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Pulmonary endarteritis and endocarditis complicated with septic embolism: a case report and review of the literature

Abstract

Background

Pulmonary endarteritis is a rare clinical phenomenon with congenital heart that can potentially lead to major complications.

Case presentation

We report a 47-year-old man with pulmonary endarteritis. This patient presented with hypertension, chest pain and a previous history of pulmonary valve disease during childhood. Also, eight-months prior, he was hospitalized with dyspnea (Functional Class III), cough, phlegm, and night sweats without fever. Echocardiographic diagnosis in the first transtransthoracic echocardiography (TTE) was intense pulmonary valve stenosis (PVS) an, thus, the pulmonary valve vegetation and PVS, established by transesophageal echocardiography (TEE). He was referred for surgery after 1 weeks of intravenous antibiotic therapy for removal of the vegetation.

Conclusions

Finally he was asymptomatic at 3-months of follow-up and was clinically in good condition. Therefore, the detection of infective endocarditis of the lung valve must not lengthy be prolonged.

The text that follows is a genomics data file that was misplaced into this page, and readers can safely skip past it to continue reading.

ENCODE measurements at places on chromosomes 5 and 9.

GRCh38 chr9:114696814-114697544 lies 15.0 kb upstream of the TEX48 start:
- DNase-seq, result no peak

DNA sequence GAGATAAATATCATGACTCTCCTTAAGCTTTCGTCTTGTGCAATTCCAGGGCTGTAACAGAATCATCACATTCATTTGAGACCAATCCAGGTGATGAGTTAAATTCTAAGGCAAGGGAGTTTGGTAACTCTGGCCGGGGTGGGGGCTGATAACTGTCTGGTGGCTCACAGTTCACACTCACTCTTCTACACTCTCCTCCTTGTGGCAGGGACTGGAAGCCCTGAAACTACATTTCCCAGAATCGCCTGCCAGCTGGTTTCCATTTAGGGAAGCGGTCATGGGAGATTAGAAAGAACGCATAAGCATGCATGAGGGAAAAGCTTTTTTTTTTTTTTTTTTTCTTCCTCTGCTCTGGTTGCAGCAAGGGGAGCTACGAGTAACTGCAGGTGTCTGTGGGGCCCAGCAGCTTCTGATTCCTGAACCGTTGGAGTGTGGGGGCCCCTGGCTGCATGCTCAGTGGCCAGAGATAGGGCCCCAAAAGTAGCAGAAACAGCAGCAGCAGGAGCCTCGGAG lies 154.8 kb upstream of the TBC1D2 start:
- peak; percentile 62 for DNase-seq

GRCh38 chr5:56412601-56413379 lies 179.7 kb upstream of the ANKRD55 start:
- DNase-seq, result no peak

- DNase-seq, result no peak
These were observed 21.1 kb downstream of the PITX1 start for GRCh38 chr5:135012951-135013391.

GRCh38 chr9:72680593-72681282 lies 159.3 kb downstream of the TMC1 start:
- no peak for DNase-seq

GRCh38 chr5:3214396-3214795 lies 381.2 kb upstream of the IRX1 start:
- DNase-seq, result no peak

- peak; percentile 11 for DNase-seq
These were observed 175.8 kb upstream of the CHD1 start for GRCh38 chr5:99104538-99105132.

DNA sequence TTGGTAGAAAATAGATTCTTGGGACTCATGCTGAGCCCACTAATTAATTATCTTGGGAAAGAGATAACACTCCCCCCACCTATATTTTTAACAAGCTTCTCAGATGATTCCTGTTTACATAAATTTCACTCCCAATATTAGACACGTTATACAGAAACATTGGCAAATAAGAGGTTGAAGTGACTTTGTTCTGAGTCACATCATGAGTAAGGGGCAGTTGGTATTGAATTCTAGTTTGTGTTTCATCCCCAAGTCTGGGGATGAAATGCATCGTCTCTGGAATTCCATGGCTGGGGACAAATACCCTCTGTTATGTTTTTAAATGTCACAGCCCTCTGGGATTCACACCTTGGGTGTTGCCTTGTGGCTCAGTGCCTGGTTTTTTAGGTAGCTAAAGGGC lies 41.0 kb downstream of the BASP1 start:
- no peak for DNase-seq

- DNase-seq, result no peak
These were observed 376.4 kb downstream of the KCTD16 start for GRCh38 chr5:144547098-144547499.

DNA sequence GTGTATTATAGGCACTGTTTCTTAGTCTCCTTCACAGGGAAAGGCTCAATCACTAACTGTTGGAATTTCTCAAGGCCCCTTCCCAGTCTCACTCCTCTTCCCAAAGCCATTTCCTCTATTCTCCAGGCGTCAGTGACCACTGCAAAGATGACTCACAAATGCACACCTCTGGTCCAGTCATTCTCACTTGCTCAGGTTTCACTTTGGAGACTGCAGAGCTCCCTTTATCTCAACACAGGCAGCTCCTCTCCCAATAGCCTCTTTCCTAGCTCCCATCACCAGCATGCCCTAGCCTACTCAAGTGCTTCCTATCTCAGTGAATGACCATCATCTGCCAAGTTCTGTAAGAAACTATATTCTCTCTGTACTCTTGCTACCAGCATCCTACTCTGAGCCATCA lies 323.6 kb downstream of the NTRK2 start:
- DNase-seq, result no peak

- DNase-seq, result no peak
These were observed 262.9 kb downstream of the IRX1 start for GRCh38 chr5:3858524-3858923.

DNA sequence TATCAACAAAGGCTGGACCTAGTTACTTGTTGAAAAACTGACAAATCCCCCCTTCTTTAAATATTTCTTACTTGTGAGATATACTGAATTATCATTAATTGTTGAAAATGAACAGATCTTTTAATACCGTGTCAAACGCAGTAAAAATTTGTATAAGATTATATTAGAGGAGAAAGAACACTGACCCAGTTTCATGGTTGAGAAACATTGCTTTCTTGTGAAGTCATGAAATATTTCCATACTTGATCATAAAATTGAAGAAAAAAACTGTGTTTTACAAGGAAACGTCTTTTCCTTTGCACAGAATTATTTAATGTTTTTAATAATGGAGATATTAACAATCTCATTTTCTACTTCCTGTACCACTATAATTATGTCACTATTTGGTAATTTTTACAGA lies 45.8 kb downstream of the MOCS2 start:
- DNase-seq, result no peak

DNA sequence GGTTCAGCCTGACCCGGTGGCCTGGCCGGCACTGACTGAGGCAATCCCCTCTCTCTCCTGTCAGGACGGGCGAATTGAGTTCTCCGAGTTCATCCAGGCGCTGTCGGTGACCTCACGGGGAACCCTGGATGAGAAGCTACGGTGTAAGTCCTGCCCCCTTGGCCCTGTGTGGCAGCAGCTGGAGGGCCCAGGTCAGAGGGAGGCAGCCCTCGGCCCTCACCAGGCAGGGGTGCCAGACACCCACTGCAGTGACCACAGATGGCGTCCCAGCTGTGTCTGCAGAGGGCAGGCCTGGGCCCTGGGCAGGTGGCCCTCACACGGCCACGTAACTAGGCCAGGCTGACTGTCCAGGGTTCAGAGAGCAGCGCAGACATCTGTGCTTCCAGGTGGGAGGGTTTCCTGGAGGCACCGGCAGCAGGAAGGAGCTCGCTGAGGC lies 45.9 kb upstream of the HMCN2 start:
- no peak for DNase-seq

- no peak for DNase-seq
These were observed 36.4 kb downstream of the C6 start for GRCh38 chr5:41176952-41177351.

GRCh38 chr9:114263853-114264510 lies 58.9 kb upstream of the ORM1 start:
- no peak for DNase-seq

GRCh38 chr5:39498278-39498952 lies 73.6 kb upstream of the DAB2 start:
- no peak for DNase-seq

Peer Review reports

Background

Pulmonary endarteritis is an uncommon incident even in patients with congenital heart that can potentially lead to major complications, and its frequency has declined dramatically over the last thirty years [1, 2]. Furthermore, septic pulmonary embolism as a complication of infective endocarditis is an infrequent condition and a rare disorder that commonly presents with symptoms including fever, cough, and hemoptysis, chest pain, purulent sputum, and dyspnea [3, 4]. This disease were usually diagnosed to be related to infected heart valves, septic intravenous drug, thrombophlebitis,, osteomyelitis, pulmonary artery catheter or infected pacemaker wires, bacterial endocarditis, and Staphylococcus species [2, 3, 5]. In addition, the coexistence of pulmonary endarteritis and endocarditis with septic embolism is a disorder very rare. Therefore, we present here a man with disorders mentioned above due to extremely scarce disorders.